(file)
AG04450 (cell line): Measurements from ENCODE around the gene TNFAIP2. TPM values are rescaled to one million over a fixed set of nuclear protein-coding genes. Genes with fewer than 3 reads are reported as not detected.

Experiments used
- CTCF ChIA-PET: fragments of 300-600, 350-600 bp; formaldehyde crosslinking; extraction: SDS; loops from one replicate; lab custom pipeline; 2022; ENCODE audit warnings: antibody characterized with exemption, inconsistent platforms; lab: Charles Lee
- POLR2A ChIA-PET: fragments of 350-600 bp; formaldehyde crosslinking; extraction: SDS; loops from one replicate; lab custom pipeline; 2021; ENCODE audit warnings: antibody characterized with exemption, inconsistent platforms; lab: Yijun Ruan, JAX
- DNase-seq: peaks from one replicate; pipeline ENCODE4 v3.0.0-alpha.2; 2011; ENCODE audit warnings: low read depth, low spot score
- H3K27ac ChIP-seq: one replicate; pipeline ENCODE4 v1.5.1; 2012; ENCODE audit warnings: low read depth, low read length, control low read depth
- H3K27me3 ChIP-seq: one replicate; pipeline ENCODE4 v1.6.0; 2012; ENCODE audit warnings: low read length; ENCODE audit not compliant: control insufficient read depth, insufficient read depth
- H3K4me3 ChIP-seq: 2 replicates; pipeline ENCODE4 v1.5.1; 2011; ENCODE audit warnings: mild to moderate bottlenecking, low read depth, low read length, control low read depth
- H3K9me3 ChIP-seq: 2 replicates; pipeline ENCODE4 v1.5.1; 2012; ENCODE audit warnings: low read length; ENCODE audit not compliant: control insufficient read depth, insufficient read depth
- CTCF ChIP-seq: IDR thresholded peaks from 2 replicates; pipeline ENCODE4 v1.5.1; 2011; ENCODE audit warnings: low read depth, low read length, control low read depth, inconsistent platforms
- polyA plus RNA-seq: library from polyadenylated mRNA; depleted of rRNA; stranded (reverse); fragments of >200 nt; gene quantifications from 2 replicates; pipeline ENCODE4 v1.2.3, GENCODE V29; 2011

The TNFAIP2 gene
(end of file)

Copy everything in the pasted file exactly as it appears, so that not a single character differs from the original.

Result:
AG04450 (cell line): Measurements from ENCODE around the gene TNFAIP2. TPM values are rescaled to one million over a fixed set of nuclear protein-coding genes. Genes with fewer than 3 reads are reported as not detected.

Experiments used
- CTCF ChIA-PET: fragments of 300-600, 350-600 bp; formaldehyde crosslinking; extraction: SDS; loops from one replicate; lab custom pipeline; 2022; ENCODE audit warnings: antibody characterized with exemption, inconsistent platforms; lab: Charles Lee
- POLR2A ChIA-PET: fragments of 350-600 bp; formaldehyde crosslinking; extraction: SDS; loops from one replicate; lab custom pipeline; 2021; ENCODE audit warnings: antibody characterized with exemption, inconsistent platforms; lab: Yijun Ruan, JAX
- DNase-seq: peaks from one replicate; pipeline ENCODE4 v3.0.0-alpha.2; 2011; ENCODE audit warnings: low read depth, low spot score
- H3K27ac ChIP-seq: one replicate; pipeline ENCODE4 v1.5.1; 2012; ENCODE audit warnings: low read depth, low read length, control low read depth
- H3K27me3 ChIP-seq: one replicate; pipeline ENCODE4 v1.6.0; 2012; ENCODE audit warnings: low read length; ENCODE audit not compliant: control insufficient read depth, insufficient read depth
- H3K4me3 ChIP-seq: 2 replicates; pipeline ENCODE4 v1.5.1; 2011; ENCODE audit warnings: mild to moderate bottlenecking, low read depth, low read length, control low read depth
- H3K9me3 ChIP-seq: 2 replicates; pipeline ENCODE4 v1.5.1; 2012; ENCODE audit warnings: low read length; ENCODE audit not compliant: control insufficient read depth, insufficient read depth
- CTCF ChIP-seq: IDR thresholded peaks from 2 replicates; pipeline ENCODE4 v1.5.1; 2011; ENCODE audit warnings: low read depth, low read length, control low read depth, inconsistent platforms
- polyA plus RNA-seq: library from polyadenylated mRNA; depleted of rRNA; stranded (reverse); fragments of >200 nt; gene quantifications from 2 replicates; pipeline ENCODE4 v1.2.3, GENCODE V29; 2011

The TNFAIP2 gene